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Testing Ban Strengthened?

Russian ASAT Effort Not Seen Threatening OST's Future

Russia's developing anti-satellite (ASAT) capabilities, even if they violate the Outer Space Treaty (OST), are unlikely to lead other space-faring nations to abandon the agreement, space policy experts tell us. OST has "shown it has good bones" in past instances of countries being bad actors in space, said Victoria Samson, Secure World Foundation chief director. Russia's ASAT effort could help the U.S. gather support for a global voluntary ban on destructive ASAT testing, Michelle Hanlon, executive director-Center for Air and Space Law at the University of Mississippi, wrote in an email. The White House said last week Russia is developing an ASAT capability. It called that work "a national security threat" and "troubling" but provided scant details.

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Whatever Russia is working on likely doesn't violate OST prohibitions against weapons of mass destruction in space, space policy experts tell us. Nuclear-powered space vehicles are permitted under the OST, Jack Beard, director-Space, Cyber, and National Security Law Program, Nebraska College of Law, told us. He said it's unclear in what scenario the Russians would benefit from having a space-based nuclear weapon as opposed to launching one from earth. Russia has long been quick to capitalize on OST violations by others, and would seem reluctant to do something that unequivocally trashes one of the treaty's most important provisions, Beard said.

Counter-space capabilities that are reversible and have temporary effects and plausible deniability, like cyber and jamming, are more likely, said Samson. "A nuclear weapon, that's definitely not reversible," she said.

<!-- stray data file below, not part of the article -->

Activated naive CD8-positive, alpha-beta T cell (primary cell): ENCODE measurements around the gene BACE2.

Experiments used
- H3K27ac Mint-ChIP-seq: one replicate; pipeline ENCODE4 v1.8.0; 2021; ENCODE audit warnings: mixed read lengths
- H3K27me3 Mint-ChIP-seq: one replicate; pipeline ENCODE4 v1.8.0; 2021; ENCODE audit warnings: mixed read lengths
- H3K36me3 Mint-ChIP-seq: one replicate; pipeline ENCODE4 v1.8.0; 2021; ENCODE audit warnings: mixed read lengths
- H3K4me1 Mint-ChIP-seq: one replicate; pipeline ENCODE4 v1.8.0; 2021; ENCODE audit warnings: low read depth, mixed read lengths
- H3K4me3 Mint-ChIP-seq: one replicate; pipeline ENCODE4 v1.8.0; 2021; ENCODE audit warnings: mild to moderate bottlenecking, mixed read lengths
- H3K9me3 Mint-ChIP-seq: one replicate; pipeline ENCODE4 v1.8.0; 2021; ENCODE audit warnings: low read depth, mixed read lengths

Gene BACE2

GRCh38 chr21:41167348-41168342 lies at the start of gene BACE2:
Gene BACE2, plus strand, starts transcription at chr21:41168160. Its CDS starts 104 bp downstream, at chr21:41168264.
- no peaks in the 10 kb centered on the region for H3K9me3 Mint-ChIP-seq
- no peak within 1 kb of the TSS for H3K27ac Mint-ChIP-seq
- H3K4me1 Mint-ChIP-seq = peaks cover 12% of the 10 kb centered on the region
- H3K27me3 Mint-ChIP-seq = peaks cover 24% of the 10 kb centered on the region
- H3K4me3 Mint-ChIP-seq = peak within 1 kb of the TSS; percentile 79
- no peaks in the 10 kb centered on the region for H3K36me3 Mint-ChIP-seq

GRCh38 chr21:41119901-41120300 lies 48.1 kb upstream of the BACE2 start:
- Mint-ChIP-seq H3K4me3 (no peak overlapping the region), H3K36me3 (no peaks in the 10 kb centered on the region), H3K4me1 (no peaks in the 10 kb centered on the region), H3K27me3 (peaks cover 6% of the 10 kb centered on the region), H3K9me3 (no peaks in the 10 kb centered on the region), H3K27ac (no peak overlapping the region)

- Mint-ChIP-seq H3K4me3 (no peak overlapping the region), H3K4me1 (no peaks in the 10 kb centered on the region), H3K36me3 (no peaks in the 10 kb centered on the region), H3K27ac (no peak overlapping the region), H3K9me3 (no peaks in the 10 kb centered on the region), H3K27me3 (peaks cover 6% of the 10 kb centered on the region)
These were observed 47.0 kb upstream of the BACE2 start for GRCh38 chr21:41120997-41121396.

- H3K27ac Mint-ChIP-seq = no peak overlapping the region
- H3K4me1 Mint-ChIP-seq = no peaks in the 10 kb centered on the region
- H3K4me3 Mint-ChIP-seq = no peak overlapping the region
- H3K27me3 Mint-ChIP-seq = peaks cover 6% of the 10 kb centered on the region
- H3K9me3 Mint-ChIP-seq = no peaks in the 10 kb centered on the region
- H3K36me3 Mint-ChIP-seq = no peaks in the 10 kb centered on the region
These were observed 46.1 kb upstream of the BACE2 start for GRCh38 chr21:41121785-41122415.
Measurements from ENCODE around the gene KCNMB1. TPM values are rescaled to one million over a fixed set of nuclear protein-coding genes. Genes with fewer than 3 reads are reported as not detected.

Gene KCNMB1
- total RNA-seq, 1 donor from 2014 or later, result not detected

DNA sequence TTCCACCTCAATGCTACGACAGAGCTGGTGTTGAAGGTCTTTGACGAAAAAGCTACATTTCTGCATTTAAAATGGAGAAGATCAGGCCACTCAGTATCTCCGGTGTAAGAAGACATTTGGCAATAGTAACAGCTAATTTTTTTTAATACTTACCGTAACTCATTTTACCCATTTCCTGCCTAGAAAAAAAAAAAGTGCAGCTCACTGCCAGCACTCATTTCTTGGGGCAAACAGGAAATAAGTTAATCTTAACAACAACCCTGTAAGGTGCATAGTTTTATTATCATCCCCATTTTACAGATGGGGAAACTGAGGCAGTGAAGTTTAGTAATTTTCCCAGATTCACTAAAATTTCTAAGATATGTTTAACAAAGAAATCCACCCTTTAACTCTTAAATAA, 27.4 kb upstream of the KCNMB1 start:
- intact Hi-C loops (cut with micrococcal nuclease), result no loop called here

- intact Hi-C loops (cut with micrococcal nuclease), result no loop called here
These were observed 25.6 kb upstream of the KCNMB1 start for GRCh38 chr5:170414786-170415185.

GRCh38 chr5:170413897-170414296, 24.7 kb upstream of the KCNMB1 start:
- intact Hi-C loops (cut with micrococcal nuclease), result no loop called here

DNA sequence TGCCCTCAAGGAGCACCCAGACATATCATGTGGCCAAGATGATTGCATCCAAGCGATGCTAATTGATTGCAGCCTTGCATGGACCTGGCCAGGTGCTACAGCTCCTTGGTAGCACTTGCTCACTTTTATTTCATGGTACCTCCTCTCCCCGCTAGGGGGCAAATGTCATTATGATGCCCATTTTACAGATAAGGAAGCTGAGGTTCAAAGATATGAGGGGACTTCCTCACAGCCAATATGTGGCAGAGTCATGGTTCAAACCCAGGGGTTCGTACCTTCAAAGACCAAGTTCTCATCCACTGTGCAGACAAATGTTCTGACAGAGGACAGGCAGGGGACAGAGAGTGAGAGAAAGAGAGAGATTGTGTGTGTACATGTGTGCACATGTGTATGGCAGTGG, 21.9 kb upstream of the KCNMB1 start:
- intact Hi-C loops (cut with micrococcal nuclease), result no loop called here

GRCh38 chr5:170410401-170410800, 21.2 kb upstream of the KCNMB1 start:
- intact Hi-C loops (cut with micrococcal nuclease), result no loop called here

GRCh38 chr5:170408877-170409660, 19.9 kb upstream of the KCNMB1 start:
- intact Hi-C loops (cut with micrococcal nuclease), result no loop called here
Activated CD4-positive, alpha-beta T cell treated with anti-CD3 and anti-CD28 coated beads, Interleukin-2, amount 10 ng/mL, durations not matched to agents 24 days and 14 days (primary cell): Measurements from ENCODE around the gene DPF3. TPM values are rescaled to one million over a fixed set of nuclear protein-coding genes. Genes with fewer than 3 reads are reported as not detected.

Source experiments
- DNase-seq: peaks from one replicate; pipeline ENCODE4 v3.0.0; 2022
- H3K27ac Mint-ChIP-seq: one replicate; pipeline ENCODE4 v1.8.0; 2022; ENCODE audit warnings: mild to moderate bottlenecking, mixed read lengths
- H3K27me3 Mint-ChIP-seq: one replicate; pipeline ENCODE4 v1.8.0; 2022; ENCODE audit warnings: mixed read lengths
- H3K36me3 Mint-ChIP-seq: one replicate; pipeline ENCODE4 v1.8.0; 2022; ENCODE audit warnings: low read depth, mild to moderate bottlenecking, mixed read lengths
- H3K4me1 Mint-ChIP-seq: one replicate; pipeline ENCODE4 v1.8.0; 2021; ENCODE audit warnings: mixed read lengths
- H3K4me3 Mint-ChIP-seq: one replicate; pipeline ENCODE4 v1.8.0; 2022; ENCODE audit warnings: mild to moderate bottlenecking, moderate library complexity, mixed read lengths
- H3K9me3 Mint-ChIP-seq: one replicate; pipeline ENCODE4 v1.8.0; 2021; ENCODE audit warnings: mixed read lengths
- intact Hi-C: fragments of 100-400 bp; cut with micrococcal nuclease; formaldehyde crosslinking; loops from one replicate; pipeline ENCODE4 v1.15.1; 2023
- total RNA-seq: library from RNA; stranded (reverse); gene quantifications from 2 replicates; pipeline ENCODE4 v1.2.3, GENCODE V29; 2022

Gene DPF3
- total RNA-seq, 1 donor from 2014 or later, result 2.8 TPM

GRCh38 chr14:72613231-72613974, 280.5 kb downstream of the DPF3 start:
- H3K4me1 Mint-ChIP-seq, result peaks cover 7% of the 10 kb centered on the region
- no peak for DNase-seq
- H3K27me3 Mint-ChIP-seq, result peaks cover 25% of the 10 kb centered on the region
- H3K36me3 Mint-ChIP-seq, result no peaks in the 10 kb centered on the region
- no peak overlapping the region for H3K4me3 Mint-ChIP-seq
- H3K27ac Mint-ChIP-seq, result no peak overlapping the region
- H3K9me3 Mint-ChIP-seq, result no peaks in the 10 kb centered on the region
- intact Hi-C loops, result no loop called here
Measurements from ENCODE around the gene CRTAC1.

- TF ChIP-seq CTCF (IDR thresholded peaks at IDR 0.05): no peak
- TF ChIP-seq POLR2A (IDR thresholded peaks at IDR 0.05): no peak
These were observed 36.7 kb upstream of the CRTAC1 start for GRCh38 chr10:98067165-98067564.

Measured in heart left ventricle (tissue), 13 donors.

The threat may be from Russia investing heavily again in a nuclear-powered electronic warfare satellite program that it had backburnered, open source intelligence analyst Oliver Alexander posted on X.

Nuclear-powered satellites are orbiting, and are perfectly legal, said Ram Jakhu, McGill University Institute of Air and Space Law professor. He said there’s widespread international interest in maintaining OST. However, nations are increasingly seeking loopholes that skirt OST, he said.

The U.S.-spearheaded destructive ASAT testing ban (see 2204190057) could see stronger and broader support as a result of these concerns about Russia, Hanlon said. "It highlights the problem," she said. "No one wants their country to experience 'a day without satellites.'" A deployed weapon could pose a major threat to commercial satellites and could increase the cost of insurance considerably, she said. A bigger concern is that Russia has noted it would consider SpaceX's Starlink a legitimate target, she said.

OST "is being tested every day, but it is resilient," Hanlon said. "This is yet another wake-up call to the international community that we need to follow the lead of the original drafters and start to fill in the gaps."